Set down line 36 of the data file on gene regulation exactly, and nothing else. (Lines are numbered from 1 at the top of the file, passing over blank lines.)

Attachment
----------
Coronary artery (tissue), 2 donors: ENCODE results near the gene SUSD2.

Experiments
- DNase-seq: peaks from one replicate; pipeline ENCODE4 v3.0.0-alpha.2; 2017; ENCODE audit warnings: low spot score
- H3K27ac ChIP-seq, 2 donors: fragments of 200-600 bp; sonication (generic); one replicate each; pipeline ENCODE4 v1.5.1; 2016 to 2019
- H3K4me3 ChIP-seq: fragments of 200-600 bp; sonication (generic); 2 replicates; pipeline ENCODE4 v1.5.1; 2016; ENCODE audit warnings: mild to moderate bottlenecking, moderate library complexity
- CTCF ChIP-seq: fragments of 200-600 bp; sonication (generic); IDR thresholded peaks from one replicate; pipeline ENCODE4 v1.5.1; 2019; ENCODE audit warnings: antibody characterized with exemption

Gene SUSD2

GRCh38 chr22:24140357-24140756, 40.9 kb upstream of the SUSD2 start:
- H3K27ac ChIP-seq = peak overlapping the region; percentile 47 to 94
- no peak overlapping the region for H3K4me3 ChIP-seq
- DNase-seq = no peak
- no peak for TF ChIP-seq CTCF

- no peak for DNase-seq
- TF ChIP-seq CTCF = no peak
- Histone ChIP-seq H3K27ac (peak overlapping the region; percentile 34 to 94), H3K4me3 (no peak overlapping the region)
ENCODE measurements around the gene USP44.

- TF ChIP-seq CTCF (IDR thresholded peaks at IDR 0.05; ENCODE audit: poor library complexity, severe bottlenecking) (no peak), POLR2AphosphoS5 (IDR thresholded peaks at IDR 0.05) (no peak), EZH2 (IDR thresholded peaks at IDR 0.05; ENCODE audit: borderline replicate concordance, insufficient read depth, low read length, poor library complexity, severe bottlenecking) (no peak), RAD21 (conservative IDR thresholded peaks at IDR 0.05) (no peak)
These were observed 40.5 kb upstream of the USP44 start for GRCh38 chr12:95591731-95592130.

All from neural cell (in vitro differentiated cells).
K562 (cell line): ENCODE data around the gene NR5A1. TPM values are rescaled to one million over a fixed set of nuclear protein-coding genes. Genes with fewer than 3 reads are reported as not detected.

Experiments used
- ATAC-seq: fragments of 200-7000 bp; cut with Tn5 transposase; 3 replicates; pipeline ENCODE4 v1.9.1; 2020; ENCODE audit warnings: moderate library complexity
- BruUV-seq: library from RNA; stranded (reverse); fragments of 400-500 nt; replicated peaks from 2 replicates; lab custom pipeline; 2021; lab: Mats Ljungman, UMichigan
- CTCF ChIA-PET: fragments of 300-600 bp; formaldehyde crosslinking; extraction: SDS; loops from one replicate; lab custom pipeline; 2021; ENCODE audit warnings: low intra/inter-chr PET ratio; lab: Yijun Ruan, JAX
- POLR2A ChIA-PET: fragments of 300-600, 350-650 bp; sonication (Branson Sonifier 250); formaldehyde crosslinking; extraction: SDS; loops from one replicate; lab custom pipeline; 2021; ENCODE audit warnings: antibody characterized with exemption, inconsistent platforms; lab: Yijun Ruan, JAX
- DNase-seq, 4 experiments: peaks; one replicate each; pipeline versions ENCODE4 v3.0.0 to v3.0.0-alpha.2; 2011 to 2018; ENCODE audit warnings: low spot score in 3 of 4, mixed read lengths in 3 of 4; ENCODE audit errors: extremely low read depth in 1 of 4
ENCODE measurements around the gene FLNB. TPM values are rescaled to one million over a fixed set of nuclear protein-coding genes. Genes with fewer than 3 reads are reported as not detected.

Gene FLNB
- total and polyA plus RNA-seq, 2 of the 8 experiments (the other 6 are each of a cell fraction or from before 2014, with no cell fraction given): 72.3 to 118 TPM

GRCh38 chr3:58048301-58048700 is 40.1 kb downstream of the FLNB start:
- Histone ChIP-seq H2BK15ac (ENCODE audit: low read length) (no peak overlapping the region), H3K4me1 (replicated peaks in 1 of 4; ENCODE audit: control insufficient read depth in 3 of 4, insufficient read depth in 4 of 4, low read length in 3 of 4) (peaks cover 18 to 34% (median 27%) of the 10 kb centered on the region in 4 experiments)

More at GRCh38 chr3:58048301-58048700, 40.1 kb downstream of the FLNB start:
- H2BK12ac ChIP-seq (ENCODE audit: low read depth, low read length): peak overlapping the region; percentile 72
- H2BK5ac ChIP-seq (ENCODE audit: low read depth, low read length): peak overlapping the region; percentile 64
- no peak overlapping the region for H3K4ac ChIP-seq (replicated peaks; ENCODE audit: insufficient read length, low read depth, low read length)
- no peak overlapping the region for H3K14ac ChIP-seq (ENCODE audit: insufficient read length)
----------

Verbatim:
- no peak overlapping the region for H3K14ac ChIP-seq (ENCODE audit: insufficient read length)